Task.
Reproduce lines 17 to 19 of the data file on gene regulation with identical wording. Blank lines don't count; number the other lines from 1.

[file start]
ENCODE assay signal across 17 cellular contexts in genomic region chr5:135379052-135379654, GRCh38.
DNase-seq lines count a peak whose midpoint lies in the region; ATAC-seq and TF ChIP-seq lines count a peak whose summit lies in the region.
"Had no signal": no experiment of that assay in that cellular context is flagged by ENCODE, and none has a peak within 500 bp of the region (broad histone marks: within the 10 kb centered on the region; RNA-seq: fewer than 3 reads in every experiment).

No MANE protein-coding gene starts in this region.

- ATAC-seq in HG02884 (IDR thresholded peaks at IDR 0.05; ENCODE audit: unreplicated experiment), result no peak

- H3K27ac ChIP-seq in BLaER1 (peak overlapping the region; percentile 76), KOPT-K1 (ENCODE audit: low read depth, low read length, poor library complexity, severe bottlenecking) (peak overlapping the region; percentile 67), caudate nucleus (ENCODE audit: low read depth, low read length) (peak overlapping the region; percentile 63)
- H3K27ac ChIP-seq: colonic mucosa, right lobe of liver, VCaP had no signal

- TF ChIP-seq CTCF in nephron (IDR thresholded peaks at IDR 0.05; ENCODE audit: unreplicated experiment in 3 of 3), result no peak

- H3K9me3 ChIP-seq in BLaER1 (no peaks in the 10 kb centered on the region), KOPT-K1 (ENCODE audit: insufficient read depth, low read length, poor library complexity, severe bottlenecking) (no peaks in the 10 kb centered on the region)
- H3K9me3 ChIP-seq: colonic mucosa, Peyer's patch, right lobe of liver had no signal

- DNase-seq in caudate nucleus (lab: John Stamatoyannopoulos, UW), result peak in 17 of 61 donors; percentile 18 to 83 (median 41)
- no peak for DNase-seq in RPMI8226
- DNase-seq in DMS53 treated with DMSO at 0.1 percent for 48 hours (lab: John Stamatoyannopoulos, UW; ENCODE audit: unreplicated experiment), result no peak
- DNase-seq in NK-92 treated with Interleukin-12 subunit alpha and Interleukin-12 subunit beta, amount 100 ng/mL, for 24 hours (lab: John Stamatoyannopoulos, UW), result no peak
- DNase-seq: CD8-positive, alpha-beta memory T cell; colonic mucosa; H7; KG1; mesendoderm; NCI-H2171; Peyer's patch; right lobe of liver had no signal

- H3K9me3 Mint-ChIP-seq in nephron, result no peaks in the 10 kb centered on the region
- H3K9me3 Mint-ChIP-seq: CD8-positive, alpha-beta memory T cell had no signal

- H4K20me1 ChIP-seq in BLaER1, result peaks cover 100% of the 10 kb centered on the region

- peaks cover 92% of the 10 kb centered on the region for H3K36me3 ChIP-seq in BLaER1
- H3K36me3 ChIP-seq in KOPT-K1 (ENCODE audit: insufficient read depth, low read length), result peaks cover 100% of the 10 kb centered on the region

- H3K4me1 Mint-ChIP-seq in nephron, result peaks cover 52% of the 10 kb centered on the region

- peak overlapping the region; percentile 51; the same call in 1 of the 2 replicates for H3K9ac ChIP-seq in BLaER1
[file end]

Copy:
- H3K9me3 Mint-ChIP-seq: CD8-positive, alpha-beta memory T cell had no signal

- H4K20me1 ChIP-seq in BLaER1, result peaks cover 100% of the 10 kb centered on the region

- peaks cover 92% of the 10 kb centered on the region for H3K36me3 ChIP-seq in BLaER1